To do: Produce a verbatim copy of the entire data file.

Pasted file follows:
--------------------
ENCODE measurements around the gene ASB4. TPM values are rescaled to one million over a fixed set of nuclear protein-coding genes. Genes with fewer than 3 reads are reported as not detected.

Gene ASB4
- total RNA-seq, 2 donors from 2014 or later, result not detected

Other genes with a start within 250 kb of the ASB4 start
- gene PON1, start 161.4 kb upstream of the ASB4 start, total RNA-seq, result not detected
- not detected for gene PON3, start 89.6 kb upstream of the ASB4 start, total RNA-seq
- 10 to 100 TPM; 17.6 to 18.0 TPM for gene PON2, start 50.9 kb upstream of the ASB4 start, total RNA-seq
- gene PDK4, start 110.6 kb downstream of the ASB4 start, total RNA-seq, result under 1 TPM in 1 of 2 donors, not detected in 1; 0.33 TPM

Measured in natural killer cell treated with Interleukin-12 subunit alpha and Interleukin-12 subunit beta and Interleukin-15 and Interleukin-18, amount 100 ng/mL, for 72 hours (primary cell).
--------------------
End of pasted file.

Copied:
ENCODE measurements around the gene ASB4. TPM values are rescaled to one million over a fixed set of nuclear protein-coding genes. Genes with fewer than 3 reads are reported as not detected.

Gene ASB4
- total RNA-seq, 2 donors from 2014 or later, result not detected

Other genes with a start within 250 kb of the ASB4 start
- gene PON1, start 161.4 kb upstream of the ASB4 start, total RNA-seq, result not detected
- not detected for gene PON3, start 89.6 kb upstream of the ASB4 start, total RNA-seq
- 10 to 100 TPM; 17.6 to 18.0 TPM for gene PON2, start 50.9 kb upstream of the ASB4 start, total RNA-seq
- gene PDK4, start 110.6 kb downstream of the ASB4 start, total RNA-seq, result under 1 TPM in 1 of 2 donors, not detected in 1; 0.33 TPM

Measured in natural killer cell treated with Interleukin-12 subunit alpha and Interleukin-12 subunit beta and Interleukin-15 and Interleukin-18, amount 100 ng/mL, for 72 hours (primary cell).